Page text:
19. Squeezed out like an old paint-tube —Lawrence Durrell
  20. Tired as an old coal miner —Reynolds Price
  21. Tired as a preacher in a border town —Thomas Zigal
  22. Tired-eyed as a diplomat —Frank Swinnerton
  23. A wave of sleepiness knocked me over like an ocean breaker —Gloria Norris
  24. Weariness … like a crushing weight —Kaatje Hurlbut
  25. (Shrugs) weary and eloquent as an ox under a yoke —George Garrett
  26. Weary and exhausted as though I had travelled along an unending road —Stefan Zweig
  27. Wearying as a holiday to a workaholic —Elyse Sommer
  28. Wore me out like a fever —Sholom Aleichem
ThesaurusAntonymsRelated WordsSynonymsLegend:
Noun1.weariness - temporary loss of strength and energy resulting from hard physical or mental workweariness - temporary loss of strength and energy resulting from hard physical or mental work; "he was hospitalized for extreme fatigue"; "growing fatigue was apparent from the decline in the execution of their athletic skills"; "weariness overcame her after twelve hours and she fell asleep"
temporary state - a state that continues for a limited time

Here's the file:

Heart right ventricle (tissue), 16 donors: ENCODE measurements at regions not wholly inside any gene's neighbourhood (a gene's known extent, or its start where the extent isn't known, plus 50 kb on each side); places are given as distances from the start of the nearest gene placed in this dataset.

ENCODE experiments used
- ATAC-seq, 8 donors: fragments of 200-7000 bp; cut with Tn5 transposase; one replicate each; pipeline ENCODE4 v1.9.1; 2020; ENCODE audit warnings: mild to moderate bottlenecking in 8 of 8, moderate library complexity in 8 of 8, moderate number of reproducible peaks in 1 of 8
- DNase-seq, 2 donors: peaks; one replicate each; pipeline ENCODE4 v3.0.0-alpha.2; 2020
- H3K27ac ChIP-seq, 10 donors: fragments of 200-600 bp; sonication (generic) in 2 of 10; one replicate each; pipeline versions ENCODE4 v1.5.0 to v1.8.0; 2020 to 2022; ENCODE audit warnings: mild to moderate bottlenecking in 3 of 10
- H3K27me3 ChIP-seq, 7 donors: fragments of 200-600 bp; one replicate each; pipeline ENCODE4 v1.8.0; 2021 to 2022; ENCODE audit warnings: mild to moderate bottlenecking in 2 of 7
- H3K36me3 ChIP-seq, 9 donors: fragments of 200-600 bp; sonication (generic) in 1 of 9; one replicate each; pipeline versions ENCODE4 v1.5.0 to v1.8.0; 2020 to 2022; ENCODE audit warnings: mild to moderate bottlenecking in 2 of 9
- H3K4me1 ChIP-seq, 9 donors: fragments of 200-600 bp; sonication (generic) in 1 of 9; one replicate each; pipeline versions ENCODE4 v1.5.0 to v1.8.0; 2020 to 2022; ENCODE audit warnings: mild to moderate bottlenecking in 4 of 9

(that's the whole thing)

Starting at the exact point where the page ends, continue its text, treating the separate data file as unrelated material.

asthenopia, eyestrain - a tiredness of the eyes caused by prolonged close work by a person with an uncorrected vision problem
jet lag - fatigue and sleep disturbance resulting from disruption of the body's normal circadian rhythm as a result of jet travel
exhaustion - extreme fatigue
grogginess - a groggy state resulting from weariness
logginess, loginess - a dull and listless state resulting from weariness

weariness

weariness

noun
Translations
تَعَب، إرْهاق
otupělostvyčerpanost
træthed
òreyta
bıkkınlıkyorgunluk

weariness

[ˈwɪərɪnɪs] N (physical, mental) → cansancio m, fatiga f; (emotional) → hastío m

weariness

[ˈwɪərinɪs] népuisement m, lassitude f

weariness

n (physical) → Müdigkeit f; (mental) → Lustlosigkeit f; (of smile, gaze)Mattheit f; he felt a great weariness of lifeer empfand großen Lebensüberdruss or große Lebensmüdigkeit

weariness

[ˈwɪərɪnɪs] nstanchezza

weary

(ˈwiəri) adjective
tired; with strength or patience exhausted. a weary sigh; He looks weary; I am weary of his jokes.
verb
to (cause to) become tired. The patient wearies easily; Don't weary the patient.
ˈwearily adverb
ˈweariness noun
ˈwearisome adjective
causing weariness. a wearisome journey.
ˈwearisomely adverb